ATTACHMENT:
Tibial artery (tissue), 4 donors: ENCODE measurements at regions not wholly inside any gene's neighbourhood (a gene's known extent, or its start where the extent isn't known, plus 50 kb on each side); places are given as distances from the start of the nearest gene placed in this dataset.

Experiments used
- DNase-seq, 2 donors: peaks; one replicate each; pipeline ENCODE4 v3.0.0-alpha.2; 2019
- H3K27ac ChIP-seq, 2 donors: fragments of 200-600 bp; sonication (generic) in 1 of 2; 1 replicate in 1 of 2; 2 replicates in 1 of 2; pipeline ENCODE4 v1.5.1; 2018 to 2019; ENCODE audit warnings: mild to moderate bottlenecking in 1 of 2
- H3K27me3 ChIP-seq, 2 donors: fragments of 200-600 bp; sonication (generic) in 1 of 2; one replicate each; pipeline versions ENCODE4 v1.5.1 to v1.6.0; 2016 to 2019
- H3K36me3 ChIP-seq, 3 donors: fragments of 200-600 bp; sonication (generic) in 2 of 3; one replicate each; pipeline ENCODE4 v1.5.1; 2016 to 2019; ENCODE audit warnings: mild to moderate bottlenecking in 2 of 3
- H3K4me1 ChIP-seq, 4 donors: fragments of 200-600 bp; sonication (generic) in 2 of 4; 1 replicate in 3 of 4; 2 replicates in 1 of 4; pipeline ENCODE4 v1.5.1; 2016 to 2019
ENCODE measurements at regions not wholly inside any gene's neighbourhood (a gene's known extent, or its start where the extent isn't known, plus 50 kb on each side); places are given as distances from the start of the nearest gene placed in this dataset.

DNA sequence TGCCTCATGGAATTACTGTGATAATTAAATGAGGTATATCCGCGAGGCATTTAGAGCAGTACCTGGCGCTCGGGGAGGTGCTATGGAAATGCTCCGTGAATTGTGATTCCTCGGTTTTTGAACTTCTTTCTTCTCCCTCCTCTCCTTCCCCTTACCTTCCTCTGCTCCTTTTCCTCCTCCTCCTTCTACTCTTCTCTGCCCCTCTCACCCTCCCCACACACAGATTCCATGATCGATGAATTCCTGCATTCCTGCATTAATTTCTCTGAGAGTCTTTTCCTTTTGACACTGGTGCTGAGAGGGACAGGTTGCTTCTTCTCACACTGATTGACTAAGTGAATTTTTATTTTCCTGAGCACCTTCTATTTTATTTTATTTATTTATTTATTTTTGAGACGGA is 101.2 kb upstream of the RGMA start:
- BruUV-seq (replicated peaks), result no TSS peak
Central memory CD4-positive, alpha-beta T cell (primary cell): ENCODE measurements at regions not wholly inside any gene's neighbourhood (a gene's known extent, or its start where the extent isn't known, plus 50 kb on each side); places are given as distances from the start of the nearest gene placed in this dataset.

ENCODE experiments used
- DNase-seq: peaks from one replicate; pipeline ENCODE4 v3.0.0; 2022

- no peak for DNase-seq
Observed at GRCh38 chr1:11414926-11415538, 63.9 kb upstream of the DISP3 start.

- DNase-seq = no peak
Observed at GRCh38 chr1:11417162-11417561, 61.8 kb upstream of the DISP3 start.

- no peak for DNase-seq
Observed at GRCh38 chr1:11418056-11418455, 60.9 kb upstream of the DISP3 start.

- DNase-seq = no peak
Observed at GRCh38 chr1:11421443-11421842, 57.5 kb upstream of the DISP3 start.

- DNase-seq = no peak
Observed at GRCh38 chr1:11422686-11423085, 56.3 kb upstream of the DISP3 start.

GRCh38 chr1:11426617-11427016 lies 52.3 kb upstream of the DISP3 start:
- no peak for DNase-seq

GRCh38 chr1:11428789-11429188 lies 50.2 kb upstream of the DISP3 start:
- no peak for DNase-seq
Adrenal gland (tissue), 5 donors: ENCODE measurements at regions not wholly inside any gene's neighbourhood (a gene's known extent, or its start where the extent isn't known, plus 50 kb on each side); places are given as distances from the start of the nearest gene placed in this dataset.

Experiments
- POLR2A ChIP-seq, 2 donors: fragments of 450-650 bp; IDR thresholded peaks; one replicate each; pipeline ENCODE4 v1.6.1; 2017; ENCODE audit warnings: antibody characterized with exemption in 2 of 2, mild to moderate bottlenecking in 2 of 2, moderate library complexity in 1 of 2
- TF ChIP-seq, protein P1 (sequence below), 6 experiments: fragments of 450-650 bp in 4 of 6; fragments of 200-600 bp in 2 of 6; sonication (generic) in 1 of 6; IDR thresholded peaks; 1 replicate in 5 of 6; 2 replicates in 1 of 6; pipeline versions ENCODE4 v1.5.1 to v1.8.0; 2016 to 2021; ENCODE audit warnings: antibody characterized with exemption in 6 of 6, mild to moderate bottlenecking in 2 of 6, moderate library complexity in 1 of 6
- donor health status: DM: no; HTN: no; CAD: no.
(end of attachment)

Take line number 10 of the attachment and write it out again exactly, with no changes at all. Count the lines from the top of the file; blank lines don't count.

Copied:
- BruUV-seq (replicated peaks), result no TSS peak